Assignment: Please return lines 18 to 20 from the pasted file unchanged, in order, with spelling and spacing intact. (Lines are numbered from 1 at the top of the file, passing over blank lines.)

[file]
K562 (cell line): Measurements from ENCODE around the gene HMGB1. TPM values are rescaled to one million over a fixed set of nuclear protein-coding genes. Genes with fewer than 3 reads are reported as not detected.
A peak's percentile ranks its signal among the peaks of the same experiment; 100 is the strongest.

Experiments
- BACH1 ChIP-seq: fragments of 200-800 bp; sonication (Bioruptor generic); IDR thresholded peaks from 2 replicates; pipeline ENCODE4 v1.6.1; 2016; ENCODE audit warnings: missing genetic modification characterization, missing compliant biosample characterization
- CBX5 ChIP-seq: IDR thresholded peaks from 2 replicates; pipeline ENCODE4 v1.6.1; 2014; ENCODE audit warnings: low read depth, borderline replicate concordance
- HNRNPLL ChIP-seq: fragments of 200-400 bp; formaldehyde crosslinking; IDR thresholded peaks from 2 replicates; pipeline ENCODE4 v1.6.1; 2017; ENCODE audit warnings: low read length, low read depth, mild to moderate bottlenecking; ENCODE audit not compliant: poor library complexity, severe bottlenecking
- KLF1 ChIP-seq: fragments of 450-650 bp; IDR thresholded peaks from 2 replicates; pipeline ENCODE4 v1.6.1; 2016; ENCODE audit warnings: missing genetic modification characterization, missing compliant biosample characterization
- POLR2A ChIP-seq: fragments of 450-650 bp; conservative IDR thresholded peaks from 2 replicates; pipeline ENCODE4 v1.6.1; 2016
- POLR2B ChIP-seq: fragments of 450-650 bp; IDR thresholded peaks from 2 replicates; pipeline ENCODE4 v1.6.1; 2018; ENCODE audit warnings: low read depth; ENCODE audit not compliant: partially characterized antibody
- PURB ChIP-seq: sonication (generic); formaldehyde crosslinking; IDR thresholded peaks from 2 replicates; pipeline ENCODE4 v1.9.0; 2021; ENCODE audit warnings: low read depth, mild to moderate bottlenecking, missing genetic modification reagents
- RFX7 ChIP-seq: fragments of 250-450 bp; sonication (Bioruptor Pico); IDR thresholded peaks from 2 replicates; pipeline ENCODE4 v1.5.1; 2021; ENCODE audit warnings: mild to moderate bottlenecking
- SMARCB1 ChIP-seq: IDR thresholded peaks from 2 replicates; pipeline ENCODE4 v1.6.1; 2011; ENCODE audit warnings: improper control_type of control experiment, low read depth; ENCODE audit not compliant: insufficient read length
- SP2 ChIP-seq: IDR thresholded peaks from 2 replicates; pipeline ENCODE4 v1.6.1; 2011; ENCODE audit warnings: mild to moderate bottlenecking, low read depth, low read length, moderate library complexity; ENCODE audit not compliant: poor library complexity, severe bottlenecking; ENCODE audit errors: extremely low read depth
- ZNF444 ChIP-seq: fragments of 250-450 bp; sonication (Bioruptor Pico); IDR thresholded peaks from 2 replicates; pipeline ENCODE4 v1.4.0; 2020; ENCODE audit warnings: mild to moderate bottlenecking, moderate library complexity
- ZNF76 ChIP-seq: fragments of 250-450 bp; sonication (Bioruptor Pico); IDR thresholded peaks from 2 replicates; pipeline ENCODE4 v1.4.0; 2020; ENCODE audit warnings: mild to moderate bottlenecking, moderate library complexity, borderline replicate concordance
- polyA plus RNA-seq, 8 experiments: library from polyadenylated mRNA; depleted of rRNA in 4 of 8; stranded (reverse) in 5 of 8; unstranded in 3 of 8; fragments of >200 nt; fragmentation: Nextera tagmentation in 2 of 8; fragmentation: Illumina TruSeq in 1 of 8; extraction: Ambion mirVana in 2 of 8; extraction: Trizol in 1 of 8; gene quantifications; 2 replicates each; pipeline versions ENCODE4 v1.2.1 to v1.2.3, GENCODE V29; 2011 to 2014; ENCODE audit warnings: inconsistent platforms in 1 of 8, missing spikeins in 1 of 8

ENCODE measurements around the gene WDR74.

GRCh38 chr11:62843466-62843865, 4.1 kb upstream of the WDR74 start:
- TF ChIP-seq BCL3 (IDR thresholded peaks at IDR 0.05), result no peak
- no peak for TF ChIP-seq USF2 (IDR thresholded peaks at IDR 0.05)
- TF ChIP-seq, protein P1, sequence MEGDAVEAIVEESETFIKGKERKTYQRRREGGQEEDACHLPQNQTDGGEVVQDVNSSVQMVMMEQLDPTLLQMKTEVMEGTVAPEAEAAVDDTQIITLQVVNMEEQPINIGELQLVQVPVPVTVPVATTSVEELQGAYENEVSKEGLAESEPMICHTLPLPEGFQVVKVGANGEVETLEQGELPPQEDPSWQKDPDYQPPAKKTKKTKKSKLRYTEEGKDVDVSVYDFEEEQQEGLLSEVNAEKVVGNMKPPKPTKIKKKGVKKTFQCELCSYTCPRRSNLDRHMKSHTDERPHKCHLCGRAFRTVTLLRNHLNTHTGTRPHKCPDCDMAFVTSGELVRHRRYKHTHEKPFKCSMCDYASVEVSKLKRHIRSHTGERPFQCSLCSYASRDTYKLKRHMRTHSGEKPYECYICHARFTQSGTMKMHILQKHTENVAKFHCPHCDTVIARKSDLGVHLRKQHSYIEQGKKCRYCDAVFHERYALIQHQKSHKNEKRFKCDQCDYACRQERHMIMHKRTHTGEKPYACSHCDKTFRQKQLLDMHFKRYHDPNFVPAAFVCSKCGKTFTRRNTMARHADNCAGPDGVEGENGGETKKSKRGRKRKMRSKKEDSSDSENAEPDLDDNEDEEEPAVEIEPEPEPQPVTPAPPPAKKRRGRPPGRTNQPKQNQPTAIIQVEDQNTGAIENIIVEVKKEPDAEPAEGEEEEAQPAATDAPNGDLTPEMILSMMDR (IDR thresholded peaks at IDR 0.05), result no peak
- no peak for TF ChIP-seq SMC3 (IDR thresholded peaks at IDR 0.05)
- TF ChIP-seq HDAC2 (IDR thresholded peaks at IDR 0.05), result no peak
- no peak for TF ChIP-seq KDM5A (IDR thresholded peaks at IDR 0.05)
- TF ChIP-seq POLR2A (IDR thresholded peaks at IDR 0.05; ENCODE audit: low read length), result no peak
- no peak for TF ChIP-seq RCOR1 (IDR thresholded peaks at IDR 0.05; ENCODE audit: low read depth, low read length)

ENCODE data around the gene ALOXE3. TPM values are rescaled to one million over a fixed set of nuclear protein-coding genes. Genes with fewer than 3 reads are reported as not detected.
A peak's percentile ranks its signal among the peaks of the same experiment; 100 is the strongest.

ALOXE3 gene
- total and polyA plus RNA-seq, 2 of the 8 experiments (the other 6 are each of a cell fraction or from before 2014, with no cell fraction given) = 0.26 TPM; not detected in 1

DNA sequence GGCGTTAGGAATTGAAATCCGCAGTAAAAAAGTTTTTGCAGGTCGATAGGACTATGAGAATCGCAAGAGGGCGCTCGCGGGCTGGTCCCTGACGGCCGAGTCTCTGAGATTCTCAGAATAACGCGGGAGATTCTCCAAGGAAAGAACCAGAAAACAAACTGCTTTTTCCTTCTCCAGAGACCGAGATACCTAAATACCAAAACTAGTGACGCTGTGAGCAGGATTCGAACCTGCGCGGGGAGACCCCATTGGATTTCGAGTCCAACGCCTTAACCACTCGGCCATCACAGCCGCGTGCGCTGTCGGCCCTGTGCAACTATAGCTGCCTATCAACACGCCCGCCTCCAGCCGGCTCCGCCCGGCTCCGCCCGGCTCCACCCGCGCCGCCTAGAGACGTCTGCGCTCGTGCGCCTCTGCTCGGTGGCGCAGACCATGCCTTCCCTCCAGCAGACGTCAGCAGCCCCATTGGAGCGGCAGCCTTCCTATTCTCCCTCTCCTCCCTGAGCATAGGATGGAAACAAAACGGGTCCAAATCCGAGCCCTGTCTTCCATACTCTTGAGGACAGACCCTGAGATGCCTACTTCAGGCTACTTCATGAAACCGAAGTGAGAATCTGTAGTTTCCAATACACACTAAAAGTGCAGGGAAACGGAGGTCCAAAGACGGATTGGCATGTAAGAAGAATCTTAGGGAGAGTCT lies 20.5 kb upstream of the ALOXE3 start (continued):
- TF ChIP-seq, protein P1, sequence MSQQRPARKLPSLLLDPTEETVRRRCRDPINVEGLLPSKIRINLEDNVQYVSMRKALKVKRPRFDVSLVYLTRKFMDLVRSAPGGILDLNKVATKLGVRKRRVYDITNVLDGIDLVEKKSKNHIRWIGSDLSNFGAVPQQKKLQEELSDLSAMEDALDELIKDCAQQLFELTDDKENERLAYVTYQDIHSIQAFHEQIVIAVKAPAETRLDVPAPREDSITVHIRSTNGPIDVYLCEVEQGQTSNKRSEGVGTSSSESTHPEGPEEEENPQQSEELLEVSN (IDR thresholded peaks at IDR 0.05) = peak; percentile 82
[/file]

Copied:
GRCh38 chr11:62843466-62843865, 4.1 kb upstream of the WDR74 start:
- TF ChIP-seq BCL3 (IDR thresholded peaks at IDR 0.05), result no peak
- no peak for TF ChIP-seq USF2 (IDR thresholded peaks at IDR 0.05)